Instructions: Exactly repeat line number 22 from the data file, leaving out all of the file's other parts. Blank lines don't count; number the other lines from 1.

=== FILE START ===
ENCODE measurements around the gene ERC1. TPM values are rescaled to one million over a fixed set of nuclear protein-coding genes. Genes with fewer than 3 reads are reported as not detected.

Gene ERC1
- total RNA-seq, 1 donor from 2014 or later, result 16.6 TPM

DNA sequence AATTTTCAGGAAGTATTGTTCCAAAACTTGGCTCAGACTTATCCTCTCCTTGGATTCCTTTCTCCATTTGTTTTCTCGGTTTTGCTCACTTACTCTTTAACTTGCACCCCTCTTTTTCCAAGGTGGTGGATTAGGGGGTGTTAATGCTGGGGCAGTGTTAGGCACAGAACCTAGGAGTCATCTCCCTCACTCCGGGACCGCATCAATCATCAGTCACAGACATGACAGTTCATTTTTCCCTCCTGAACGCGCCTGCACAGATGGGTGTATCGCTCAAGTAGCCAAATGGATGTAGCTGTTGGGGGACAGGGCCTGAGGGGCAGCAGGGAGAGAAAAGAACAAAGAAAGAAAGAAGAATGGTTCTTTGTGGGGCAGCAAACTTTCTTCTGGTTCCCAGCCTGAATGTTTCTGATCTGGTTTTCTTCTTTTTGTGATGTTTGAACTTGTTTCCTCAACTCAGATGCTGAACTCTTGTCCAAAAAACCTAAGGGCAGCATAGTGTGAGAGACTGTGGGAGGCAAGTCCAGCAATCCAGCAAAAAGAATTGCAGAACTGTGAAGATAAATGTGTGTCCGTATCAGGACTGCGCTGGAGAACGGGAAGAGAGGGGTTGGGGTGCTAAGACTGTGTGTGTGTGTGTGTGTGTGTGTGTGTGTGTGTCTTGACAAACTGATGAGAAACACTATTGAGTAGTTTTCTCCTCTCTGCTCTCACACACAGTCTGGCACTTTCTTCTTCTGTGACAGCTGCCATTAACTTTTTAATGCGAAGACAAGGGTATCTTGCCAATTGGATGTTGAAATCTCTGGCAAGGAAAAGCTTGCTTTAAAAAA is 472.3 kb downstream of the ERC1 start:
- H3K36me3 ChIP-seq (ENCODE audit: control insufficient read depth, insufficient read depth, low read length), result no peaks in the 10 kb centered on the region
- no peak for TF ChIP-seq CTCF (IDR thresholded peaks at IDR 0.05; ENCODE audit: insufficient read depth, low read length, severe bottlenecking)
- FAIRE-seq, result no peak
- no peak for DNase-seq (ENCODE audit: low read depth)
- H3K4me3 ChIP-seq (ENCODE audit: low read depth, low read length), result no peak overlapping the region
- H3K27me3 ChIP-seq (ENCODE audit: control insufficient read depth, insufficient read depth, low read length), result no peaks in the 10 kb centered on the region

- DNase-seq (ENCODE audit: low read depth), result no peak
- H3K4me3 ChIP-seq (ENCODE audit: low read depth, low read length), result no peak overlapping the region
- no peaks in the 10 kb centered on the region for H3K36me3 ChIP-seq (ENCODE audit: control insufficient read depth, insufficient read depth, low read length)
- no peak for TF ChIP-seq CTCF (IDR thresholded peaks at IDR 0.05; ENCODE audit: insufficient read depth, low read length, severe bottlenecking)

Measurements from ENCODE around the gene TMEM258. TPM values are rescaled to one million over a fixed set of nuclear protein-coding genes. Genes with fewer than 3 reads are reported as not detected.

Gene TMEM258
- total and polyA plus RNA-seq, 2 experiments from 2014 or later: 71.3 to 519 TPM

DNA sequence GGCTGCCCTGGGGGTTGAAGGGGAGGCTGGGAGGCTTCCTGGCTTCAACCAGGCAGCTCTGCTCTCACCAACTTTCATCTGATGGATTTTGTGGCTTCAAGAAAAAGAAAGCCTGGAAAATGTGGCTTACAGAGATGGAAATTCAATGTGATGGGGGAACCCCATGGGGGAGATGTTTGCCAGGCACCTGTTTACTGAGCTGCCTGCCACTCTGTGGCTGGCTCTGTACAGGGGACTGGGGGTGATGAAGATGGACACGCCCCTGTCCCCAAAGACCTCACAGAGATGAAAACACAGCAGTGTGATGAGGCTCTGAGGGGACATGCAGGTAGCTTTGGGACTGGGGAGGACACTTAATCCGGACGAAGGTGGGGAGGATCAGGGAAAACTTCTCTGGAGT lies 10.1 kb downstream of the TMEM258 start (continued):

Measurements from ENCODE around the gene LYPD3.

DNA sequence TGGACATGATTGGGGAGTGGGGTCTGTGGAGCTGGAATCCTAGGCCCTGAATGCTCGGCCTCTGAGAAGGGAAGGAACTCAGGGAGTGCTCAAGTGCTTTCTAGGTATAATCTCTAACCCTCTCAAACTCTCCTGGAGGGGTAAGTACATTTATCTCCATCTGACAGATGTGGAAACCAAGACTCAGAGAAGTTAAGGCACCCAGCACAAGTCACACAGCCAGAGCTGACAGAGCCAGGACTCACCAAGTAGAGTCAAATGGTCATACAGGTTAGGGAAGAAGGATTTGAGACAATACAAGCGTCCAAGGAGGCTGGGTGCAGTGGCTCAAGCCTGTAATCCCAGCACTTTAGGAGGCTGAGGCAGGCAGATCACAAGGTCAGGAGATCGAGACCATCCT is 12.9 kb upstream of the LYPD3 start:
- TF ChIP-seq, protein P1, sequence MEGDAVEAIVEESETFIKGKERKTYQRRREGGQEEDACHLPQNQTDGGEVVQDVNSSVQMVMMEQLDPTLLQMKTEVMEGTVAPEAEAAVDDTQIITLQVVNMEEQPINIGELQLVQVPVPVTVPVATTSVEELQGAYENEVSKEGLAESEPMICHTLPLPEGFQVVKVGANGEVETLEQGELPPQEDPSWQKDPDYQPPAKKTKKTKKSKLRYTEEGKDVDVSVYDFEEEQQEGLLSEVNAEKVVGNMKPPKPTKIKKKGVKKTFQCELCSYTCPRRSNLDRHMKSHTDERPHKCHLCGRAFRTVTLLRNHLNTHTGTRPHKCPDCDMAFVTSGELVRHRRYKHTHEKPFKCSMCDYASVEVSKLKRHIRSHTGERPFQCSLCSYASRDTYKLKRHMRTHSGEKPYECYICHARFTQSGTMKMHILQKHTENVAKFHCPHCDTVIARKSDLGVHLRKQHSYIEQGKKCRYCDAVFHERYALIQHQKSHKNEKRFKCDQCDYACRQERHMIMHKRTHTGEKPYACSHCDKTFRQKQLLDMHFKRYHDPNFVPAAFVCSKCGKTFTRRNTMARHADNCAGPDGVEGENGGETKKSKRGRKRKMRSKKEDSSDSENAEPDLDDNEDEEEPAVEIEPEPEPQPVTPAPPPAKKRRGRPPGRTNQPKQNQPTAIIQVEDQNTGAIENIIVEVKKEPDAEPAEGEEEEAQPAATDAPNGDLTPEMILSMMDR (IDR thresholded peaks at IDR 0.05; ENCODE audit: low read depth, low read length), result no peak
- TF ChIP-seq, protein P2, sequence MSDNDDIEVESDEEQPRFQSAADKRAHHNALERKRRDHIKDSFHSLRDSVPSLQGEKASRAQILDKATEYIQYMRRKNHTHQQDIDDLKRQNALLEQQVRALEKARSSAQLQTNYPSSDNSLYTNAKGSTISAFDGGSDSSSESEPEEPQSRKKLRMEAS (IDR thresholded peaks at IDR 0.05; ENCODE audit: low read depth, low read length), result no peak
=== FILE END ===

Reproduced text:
- TF ChIP-seq, protein P2, sequence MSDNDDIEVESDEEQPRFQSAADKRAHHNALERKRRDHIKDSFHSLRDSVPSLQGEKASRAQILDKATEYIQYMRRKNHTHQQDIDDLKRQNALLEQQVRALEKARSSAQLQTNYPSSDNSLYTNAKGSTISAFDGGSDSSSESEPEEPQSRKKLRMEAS (IDR thresholded peaks at IDR 0.05; ENCODE audit: low read depth, low read length), result no peak